In digital audio production, a crossfade is editing that makes a smooth transition between two audio files. In analog days, crossfades required dubbing the inputs of two source tapes onto a new tape while manually turning down the volume of one source tape while turning up the other, a relatively cumbersome procedure. Crossfading became easier to achieve with the invention of the computer-based digital audio editor. A digital editor allows two or more files to be crossfaded with the fade length limited only by the amount of audio contained in the source files. The edit consists of fading out one source file while fading in the other. This method creates a smooth transition because for a short period of time the listener hears both files playing simultaneously. A crossfade is the opposite of a butt splice. In a butt splice, the end of the first file is joined to the beginning of the second file. Please check the box if you want to proceed. Risk assessment is the identification of hazards that could negatively impact an organization's ability to conduct business.
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Crossfade is an American rock band formed in Columbia, South Carolina in Before settling on the Crossfade name in , the band had previously existed under the names The Nothing and Sugardaddy Superstar. Since their formation, Crossfade has released three studio albums — their self-titled debut album in , Falling Away in , and We All Bleed in Crossfade was formed in , originally under the name The Nothing. The band consisted of Ed Sloan on lead guitar and vocals, Mitch James on bass guitar and backing vocals , and Brian Geiger on drums. They released two records, The Nothing and Numb In , they changed their name once again, this time to Crossfade.
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So what exactly does it mean to "crossfade audio"? Well before we talk about that, we should probably first talk about just plain old regular fading. What is a fade? Happily, this is one of those few audio terms that actually sounds like what it means.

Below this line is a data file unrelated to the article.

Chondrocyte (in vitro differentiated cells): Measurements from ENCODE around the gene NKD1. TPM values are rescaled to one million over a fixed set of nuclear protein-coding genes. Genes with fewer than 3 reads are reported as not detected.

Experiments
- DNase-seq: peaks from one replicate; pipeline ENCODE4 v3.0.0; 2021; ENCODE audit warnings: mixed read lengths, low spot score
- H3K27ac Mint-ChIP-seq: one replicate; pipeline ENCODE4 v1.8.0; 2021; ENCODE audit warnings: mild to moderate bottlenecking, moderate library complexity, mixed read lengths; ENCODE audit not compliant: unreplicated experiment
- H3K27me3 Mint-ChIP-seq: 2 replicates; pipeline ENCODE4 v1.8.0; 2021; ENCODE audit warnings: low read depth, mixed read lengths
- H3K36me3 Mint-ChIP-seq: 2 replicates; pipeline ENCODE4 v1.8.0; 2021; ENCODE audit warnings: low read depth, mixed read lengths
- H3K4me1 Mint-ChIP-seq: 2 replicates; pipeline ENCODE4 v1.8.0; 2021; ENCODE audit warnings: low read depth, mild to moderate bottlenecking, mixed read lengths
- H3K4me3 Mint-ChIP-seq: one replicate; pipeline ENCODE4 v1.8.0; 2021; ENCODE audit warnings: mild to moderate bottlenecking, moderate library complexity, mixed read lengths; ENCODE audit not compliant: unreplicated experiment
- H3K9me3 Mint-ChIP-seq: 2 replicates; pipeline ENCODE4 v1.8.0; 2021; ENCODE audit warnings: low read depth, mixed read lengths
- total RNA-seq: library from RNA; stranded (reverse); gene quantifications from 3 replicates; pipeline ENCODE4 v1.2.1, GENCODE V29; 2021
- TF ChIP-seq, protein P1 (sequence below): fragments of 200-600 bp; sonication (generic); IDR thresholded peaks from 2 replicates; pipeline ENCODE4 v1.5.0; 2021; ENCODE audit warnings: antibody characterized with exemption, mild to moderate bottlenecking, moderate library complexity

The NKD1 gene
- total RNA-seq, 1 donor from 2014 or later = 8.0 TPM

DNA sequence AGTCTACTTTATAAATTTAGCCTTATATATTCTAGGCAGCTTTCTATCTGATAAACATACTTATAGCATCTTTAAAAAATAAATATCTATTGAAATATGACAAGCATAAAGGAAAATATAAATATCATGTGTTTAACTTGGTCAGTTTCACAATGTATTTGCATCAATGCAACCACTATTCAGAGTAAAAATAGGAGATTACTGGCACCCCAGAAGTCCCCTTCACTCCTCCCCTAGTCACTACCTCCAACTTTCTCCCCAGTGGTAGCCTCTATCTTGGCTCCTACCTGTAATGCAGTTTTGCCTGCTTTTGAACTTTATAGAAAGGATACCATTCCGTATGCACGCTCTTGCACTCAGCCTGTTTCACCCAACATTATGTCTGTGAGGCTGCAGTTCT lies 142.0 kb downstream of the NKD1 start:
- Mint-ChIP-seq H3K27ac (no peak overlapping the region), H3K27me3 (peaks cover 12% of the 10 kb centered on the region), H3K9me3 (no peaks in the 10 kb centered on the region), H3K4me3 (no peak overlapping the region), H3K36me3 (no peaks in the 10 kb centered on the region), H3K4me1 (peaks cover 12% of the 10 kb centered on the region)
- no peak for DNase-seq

If you edit audio in Pro Tools , you need to know about fades and crossfades. As well as being vital editing tools, they can also be used in surprisingly creative ways In this month's workshop we're going to look in detail at how to use crossfades and fades, and how they can be applied in batches as well as singly. Crossfades are transitional Regions that span the end of one Region and the beginning of another. They can be used to smooth the sudden transition between two adjacent Regions, and help to prevent pops and clicks at Region boundaries. Fades are similar to crossfades, but apply where there is no overlap between Regions, for fading up the volume of a Region from nothing fade-in or fading down to nothing fade-out. The duration, shape and position of fades and crossfades are all fully adjustable within Pro Tools. Pro Tools renders each fade and crossfade as a separate, small audio file, and stores these away in a special folder within the Session folder — called, not surprisingly, Fade Files. Not all digital audio workstation systems work like this: in fact, most actually calculate fades and crossfades in real time and play them from RAM as required. So why doesn't Pro Tools?